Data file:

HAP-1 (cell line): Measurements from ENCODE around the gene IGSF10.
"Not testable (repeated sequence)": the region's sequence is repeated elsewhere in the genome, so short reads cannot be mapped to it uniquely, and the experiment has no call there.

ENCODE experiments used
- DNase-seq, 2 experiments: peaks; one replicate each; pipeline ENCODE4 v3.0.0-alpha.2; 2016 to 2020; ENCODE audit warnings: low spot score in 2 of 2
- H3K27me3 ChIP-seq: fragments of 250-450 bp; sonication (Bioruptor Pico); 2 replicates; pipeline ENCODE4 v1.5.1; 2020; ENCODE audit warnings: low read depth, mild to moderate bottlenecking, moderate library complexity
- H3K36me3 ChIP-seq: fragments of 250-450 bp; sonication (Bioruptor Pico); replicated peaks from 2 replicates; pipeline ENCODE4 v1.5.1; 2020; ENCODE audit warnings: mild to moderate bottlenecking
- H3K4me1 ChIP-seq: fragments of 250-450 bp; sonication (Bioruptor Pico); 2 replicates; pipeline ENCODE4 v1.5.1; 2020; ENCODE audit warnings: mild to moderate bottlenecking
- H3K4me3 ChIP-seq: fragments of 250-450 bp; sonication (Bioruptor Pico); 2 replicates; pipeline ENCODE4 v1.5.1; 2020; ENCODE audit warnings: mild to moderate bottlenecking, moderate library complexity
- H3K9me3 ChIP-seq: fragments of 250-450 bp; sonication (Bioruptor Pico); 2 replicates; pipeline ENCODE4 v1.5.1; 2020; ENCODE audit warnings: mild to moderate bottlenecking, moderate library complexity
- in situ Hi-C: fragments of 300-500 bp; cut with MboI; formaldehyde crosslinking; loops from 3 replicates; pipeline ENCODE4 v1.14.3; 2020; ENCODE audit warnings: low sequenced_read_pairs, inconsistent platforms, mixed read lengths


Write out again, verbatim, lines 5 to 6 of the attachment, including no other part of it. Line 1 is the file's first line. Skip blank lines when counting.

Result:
- H3K27me3 ChIP-seq: fragments of 250-450 bp; sonication (Bioruptor Pico); 2 replicates; pipeline ENCODE4 v1.5.1; 2020; ENCODE audit warnings: low read depth, mild to moderate bottlenecking, moderate library complexity
- H3K36me3 ChIP-seq: fragments of 250-450 bp; sonication (Bioruptor Pico); replicated peaks from 2 replicates; pipeline ENCODE4 v1.5.1; 2020; ENCODE audit warnings: mild to moderate bottlenecking